Support for self employed welcomed but ‘gaps remain’

Self employed workers have been giving their responses to a package of support measures offered by the UK government to help industry overcome the impact of coronavirus.

It comes after Chancellor Rishi Sunak unveiled plans to offer grant aid to the self-employed or partnerships facing financial difficulties.

But isles MP Alistair Carmichael has insisted significant gaps remain.

Under the Coronavirus Self-employment Income Support Scheme, claimants will be granted 80 per cent of their monthly wages, calculated using average monthly profits over last three financial years and capped at £2,500 per month.

Support is currently planned to last for three months only. And some concern has been voiced that the payments are not due to begin until June.

One person worried about the future is Julie Leith, who started a cleaning business Shetland Cleaning Crew four years ago. Her sister Tracey joined the enterprise last year. Four people work for the business altogether.

Despite the uncertainty, she is determined to hang on, despite having had to suspend work because of the lockdown. She is also anxious to protect her clients and her two young daughters.

“Things are kind of tricky at the moment. They’ve come out with a package saying they will help, but as far as I’m aware it’ll not be available until June,” she said.

“I was relieved there was going to be something in place, but by June I don’t ken if I’ll still be able to trade. It’s very up in the air at the moment.”

Coronavirus Disease 2019 Graphic. (U.S. Air Force Graphic by Rosario “Charo” Gutierrez)

Ms Leith said she was unable to work because most of her clients were senior citizens, “and I’m not classed as an essential worker”.

“I’ve had to down tools to protect all of my elderly clients, and the lasses.”

She has noticed a certain irony in having to cancel cleaning jobs at a time when cleaning is considered to be important in order to hold the virus off.

“Once the lockdown had come everybody said ‘wait until the lockdown is over’ and we’ll reschedule the clean. Weirdly, the cleaning has dried up and that’s most important.”

Ms Leith said she was avoiding news bulletins after becoming so concerned about the pandemic.

But she said she was determined to hold on until June when her business may get the support it needs from the government.

“I’m positive we will,” she said. “There are some days where I think we won’t, but I’m trying to stay positive.”

Meanwhile a taxi driver, who did not wish to be named, said he had been able to secure Universal Credit, which he believed that would cover rent and council tax, but very little else.

His business, he said, had been able to stay open “but it is really what you might call bread and milk money”.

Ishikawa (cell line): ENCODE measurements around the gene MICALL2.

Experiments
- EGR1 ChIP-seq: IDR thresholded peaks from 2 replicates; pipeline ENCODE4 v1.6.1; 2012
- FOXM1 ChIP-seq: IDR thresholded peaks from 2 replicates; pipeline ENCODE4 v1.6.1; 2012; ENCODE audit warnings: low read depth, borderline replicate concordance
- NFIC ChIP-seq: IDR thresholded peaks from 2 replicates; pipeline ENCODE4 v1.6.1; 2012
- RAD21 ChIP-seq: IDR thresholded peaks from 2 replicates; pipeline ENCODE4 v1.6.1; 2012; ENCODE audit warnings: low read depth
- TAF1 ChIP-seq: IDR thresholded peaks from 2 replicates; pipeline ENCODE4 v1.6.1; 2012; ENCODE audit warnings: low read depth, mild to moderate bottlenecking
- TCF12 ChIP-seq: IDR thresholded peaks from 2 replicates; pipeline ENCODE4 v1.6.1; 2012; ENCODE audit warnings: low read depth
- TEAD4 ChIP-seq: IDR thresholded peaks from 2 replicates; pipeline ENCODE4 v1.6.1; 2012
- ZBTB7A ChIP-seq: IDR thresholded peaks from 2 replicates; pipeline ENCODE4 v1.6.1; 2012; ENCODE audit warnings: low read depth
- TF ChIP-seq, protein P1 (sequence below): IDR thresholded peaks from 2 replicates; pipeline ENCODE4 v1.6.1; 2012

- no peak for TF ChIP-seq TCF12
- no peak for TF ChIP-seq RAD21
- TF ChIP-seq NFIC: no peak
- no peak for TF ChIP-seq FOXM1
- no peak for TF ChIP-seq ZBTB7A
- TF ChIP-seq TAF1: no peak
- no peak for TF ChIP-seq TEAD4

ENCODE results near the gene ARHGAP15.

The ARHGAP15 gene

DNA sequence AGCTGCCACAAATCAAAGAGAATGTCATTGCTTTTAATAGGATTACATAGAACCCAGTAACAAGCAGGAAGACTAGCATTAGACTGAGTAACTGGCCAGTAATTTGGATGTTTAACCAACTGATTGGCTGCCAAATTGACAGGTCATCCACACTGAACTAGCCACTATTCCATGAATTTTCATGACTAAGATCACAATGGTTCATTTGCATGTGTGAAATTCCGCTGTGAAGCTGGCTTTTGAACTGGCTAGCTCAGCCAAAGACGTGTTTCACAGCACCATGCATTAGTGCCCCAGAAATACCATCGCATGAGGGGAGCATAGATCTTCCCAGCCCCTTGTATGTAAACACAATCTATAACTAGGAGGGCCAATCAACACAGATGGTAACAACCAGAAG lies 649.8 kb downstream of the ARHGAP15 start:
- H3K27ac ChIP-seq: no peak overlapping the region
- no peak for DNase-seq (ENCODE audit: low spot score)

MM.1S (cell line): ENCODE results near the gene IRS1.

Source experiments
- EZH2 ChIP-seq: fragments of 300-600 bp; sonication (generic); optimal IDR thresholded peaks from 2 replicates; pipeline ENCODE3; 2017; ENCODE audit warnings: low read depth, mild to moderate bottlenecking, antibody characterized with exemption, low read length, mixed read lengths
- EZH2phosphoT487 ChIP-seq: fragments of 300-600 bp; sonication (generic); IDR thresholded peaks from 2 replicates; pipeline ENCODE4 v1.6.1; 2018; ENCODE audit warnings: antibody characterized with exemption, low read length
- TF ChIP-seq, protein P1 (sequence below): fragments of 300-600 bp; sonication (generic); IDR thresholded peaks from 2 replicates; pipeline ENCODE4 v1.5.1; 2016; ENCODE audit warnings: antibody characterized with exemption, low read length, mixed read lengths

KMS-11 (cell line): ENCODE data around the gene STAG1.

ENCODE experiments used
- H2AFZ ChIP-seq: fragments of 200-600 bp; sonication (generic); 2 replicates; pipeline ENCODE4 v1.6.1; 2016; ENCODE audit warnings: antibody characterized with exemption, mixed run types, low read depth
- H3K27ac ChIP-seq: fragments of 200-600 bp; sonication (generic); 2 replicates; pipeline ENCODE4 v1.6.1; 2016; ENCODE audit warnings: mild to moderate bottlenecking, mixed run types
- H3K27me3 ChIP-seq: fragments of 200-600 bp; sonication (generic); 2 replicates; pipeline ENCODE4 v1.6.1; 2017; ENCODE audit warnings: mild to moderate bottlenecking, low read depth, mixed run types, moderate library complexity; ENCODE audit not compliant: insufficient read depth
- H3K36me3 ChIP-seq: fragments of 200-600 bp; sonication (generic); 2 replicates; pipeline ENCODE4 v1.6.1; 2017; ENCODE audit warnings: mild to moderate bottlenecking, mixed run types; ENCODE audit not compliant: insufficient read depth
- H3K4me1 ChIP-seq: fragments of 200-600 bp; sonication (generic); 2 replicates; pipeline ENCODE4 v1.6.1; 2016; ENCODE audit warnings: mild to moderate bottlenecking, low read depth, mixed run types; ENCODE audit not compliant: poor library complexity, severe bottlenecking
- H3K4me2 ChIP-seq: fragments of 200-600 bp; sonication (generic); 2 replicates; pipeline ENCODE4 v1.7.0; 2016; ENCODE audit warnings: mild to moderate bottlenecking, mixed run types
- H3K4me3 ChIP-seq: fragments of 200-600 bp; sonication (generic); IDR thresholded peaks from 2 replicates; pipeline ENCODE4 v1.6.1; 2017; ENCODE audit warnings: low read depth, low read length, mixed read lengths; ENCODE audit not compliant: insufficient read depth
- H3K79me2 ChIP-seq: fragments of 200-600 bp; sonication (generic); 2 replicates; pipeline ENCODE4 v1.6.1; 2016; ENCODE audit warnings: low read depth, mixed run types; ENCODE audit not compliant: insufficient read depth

The driver added he was not hopeful about the new support being offered, and added he had taken out a finance package on a new car in January, before adding the economic downfall could not have happened at a worse time.

Painter and decorator Fearghas Noblett was dwelling on the positives.

His work has disappeared but he said he believed he and his wife Myra could could survive until June when he will hopefully qualify for a share of the government support.

“It’s a relief that something is in place and compared to a lot of countries we are very, very fortunate to be living in such a democratic time that the government will think of doing that,” he said.

He added he had stopped working despite being initially tempted to carry on.

“I was told that the police have details of everybody’s vehicles and are monitoring those people who would be tempted to go out and work.

“Initially I was. It’s like you feel part of the French Resistance – you’ve got to keep on doing what you do.

“It was ambiguous, where they were saying ‘if you can’t work from home you need to go to work,’ but the goalposts changed quite rapidly.

“We can’t be seen to just be carrying on because that’s quite a selfish thing to do.

“From my point of view it would definitely be wrong for me to sneak around and think I could work..”

He said he believed he could get by until June.

“We have other income, Myra’s working. It’s not disastrous for us. When this is all blown over I’ve still got a job to go to.”

Mr Carmichael welcomed the announcement, but indicated they could have gone further.

“MPs of all parties have been highlighting the lack of support for self-employed people for some days and I am glad that the government is starting to catch up,” he said.

“As I put it to the Prime Minister on Wednesday, self-employed people are not looking for special treatment but for equal treatment with employed people. The measures today seem to go some way towards that.

“There are, however, still large gaps in the support for self-employed people. The wait until June will be extremely challenging for many, especially with the reluctance of many banks to offer bridging loans currently.

“Tourism, which makes up such a vital part of the local economy in the isles, is obviously highly seasonal and yet this is not recognised in the Chancellor’s plan.

“Three months of government support based on an ‘annual average’ will not paper over the financial hole faced by those who rely on the usual summer trade to cover them through the rest of the year.”


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